• Section 100 Orders: Pursuant to section 100 of the Act, the Tribunal may issue an interim order forbidding the completion or implementation of a proposed merger for a limited period of time where the Commissioner (a) certifies that an inquiry under paragraph 10(1)(b) of the Act is being made in respect of the proposed merger; (b) the Commissioner certifies that more time is required to complete the inquiry; and (c) the Commissioner proves, on a balance of probabilities, that a party to the proposed merger or any other person is, in the absence of an interim order, likely to take an action that would substantially impair the ability of the Tribunal to remedy the effect of the proposed merger on competition because that action would be difficult to reverse. In other words, the Commissioner must demonstrate that, without an interim order, the Tribunal’s remedial powers under section 92 would be substantially impaired.

An interim order under section 100 of the Act may be sought where no application under section 92 has been made.

Competition Tribunal Decision

Chief Justice Crampton concluded that (a) the relief contemplated by section 100 is available where the Commissioner is still in the process of conducting an inquiry and no application under section 92 has been made and (b) the relief contemplated by section 104 is available anytime after the filing of an application under section 92.

In his reasoning, Chief Justice Crampton noted that the Tribunal is a “statutory court of record” that “only has the jurisdiction accorded to it by Parliament, together with the plenary powers “necessary or proper for the due exercise of its jurisdiction’”. The nature and scope of these latter powers “are informed and … bounded by the statutory scheme set forth in the Act and the [Competition Tribunal Act]”. Insofar as interim relief in relation to proposed transactions is concerned, Chief Justice Crampton said that the statutory scheme is sufficiently detailed and specific that it must be viewed as providing “a complete code”.

More specifically, Chief Justice Crampton stated as follows:

Given the detailed nature of the merger review scheme set forth in the Act and the [Competition Tribunal Rules], Parliament can be taken to have addressed its mind to the specific types of relief it wished to make available to the Commissioner and the different points in time at which such relief is available pursuant to sections 100, 104 and 92, respectively. In not providing for the type of relief that the Commissioner is now seeking, it can be inferred that Parliament decided not to grant the Tribunal the jurisdiction to provide such relief.

That relief would also undermine the predictability, certainty and transparency that is achieved by the existing scheme of the Act. Among other things, that scheme clearly informs merging parties of what their obligations are in the merger review process, how long they must wait before they can close their merger, and the potential remedies that are available to the Commissioner to prevent them from doing so.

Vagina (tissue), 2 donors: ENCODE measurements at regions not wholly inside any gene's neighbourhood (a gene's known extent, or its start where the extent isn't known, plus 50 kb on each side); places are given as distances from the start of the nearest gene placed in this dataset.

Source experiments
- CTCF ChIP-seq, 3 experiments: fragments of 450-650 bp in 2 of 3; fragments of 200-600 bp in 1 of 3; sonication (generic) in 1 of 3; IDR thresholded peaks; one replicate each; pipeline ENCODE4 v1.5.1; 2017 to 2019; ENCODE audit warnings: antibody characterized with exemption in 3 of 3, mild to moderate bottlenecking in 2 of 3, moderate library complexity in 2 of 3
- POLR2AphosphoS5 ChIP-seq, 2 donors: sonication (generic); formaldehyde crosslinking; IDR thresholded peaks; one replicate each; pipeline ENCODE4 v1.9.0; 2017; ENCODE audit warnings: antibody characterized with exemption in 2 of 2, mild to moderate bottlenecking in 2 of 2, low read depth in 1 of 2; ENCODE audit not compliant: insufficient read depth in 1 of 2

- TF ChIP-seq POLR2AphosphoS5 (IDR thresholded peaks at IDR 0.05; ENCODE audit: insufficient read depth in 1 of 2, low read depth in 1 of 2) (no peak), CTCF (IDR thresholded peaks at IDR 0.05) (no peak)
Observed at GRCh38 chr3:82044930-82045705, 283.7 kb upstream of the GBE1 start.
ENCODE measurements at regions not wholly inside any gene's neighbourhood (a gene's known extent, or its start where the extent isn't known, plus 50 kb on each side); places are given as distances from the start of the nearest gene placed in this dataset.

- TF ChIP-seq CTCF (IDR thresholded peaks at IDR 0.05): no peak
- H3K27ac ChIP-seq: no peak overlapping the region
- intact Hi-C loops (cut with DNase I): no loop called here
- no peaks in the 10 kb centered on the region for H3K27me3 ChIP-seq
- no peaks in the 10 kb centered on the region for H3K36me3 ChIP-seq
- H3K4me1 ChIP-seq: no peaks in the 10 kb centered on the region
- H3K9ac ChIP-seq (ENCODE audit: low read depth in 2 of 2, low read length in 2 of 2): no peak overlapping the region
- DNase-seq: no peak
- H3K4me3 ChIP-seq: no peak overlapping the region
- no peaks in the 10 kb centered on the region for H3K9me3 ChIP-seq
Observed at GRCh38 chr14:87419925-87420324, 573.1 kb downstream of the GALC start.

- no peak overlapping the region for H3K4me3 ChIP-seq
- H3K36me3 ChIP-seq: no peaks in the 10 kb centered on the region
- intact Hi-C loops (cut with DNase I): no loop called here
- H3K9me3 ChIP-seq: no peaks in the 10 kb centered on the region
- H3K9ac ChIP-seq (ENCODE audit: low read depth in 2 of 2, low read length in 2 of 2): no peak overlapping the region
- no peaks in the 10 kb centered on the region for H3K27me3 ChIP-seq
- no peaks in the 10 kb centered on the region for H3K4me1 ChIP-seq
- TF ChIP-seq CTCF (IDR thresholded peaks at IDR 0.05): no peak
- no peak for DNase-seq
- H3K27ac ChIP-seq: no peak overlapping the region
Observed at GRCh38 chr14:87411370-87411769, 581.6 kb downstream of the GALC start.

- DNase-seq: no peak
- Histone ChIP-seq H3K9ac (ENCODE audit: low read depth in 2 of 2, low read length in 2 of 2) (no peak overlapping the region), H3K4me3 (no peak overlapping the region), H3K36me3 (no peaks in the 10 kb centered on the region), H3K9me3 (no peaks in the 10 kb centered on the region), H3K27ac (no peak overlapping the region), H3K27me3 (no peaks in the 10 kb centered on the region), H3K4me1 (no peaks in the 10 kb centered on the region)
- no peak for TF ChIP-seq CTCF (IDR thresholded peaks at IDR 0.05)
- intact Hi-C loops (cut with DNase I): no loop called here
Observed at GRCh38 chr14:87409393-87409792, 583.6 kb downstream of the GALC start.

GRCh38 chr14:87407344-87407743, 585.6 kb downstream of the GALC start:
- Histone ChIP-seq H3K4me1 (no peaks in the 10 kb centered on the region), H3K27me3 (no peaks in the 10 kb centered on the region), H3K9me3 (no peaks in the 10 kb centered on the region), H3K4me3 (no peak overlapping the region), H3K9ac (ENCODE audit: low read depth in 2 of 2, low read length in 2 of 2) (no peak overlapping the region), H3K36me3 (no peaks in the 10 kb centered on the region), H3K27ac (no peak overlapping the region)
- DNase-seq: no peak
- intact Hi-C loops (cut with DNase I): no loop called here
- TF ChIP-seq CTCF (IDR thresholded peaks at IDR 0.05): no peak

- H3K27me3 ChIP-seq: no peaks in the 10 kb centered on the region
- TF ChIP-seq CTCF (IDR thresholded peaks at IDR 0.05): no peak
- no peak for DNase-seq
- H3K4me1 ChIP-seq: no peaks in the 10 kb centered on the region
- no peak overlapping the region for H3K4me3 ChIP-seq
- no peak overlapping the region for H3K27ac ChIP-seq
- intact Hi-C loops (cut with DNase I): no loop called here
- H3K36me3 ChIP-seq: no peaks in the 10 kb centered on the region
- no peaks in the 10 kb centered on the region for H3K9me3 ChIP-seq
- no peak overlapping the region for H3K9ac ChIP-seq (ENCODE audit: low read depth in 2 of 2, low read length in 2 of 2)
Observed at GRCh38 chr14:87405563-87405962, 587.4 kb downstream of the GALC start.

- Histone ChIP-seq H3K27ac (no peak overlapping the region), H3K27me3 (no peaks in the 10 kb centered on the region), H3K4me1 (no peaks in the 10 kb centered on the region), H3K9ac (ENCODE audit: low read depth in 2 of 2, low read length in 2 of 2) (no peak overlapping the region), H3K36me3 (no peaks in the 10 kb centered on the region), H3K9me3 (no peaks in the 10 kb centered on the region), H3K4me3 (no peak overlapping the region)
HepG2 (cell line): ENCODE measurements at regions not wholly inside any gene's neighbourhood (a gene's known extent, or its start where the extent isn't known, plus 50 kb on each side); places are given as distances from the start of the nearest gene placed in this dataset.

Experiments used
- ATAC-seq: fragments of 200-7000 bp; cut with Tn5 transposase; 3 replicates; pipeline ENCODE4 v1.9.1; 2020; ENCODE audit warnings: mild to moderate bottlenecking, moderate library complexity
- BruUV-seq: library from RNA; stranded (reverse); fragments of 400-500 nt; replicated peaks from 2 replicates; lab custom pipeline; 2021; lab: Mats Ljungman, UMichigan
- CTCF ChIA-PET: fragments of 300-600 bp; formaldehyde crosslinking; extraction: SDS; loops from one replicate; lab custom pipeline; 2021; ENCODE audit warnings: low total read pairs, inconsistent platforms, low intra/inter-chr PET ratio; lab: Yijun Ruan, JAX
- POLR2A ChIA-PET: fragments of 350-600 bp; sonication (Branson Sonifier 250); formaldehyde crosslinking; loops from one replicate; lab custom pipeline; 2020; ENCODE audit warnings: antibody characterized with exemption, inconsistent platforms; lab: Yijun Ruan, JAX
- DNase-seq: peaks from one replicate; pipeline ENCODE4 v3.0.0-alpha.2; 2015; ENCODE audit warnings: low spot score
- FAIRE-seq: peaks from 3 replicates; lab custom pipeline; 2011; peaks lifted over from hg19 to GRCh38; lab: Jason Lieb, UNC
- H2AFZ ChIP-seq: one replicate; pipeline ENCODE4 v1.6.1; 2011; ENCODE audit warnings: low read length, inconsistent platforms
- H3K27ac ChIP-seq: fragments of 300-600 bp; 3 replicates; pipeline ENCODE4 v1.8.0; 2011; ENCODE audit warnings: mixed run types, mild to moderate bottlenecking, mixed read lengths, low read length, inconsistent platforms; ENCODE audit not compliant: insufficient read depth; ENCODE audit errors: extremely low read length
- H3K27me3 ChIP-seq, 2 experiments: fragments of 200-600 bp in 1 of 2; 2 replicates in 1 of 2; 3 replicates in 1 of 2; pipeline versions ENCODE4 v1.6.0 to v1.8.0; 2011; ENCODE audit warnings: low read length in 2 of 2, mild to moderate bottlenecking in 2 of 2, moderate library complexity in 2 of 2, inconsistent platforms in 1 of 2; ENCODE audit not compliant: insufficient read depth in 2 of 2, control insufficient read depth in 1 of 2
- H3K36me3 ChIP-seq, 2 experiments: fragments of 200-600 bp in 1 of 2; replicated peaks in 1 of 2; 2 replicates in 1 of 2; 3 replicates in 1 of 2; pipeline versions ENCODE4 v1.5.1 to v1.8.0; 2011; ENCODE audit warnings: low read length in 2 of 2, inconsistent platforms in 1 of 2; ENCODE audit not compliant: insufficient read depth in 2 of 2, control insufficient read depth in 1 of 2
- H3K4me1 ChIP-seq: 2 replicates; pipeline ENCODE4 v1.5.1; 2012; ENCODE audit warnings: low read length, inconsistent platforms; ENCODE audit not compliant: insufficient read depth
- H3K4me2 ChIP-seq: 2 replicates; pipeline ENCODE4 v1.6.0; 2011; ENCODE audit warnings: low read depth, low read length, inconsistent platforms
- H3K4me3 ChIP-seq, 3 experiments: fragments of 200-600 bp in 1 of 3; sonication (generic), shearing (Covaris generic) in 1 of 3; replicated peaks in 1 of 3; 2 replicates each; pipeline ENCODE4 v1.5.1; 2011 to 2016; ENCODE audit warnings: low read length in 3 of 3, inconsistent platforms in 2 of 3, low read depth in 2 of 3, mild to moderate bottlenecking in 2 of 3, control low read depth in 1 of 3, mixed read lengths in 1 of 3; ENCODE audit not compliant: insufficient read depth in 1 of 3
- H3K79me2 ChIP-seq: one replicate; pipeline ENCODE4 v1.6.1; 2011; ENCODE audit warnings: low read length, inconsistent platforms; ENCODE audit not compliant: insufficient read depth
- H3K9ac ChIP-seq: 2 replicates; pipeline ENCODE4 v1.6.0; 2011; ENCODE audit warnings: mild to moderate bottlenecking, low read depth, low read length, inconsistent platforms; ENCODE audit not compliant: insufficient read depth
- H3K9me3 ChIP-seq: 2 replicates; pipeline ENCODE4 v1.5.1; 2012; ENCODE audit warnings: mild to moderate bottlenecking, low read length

Chief Justice Crampton recognized “that it can be extremely difficult in some cases for the Commissioner to properly prepare applications under sections 92 and 104 in the 30-day period set forth in subsection 114(2) of the Act”. However, he emphasized that “the solution to this problem is not to seek an unprecedented remedy that finds no support in the statutory scheme”. Instead, the solution, at least in part, is for the Commissioner to bring an application under section 100 of the Act and consider reducing the amount of information being requested from merging parties in SIRs.


The Tribunal’s decision has a number of implications for merging parties going forward, including the following:

  • No “Interim, Interim” Orders: The Tribunal does not have jurisdiction to issue an interim order in what is already an application for an interim order.
  • Increased Reliance of Section 100: While the Commissioner has historically been reluctant to bring applications pursuant to section 100 of the Act, this could change in the future. Specifically, the Commissioner may opt to file an application under section 100, followed very shortly thereafter by applications under sections 92 and 104 of the Act. In this regard, as suggested by Chief Justice Crampton, “it would be open to the Commissioner to argue that the scheme of [the Act] permits an order that is issued under section 100 to extend to the point in time at which an application under section 104 can be heard and determined, assuming that this is within the 30 day period contemplated by subsection 100(5)”.
  • Procedural Fairness: The merging parties were unable to address the three-prong test applicable to injunctive relief during the emergency case conference because they had only received the 2,795 page application record the day before. This resulted in, as stated by Chief Justice Crampton, “a substantial curtailment of procedural fairness rights of the merging parties. We hope that Chief Justice Crampton’s remarks prevent similar situations from arising in the future – particularly since it is the Commissioner himself who has control over the timing of filings with the Tribunal.

If you have questions about the merger provisions in the Competition Act, you can reach out to any member of Fasken’s Competition, Marketing & Foreign Investment group. Our group has significant experience advising clients on all aspects of Canadian competition law.

The information and guidance provided in this blog post does not constitute legal advice and should not be relied on as such. If legal advice is required, please contact a member Fasken’s Competition, Marketing & Foreign Investment group.

[1] The Tribunal may issue the interim order under section 104 of the Act if the Commissioner proves the following on a balance of probabilities: (a) there is a serious issue to be tried; (b) irreparable harm would ensue if an interim order is not granted; and (c) the balance of  convenience favours granting the interim order.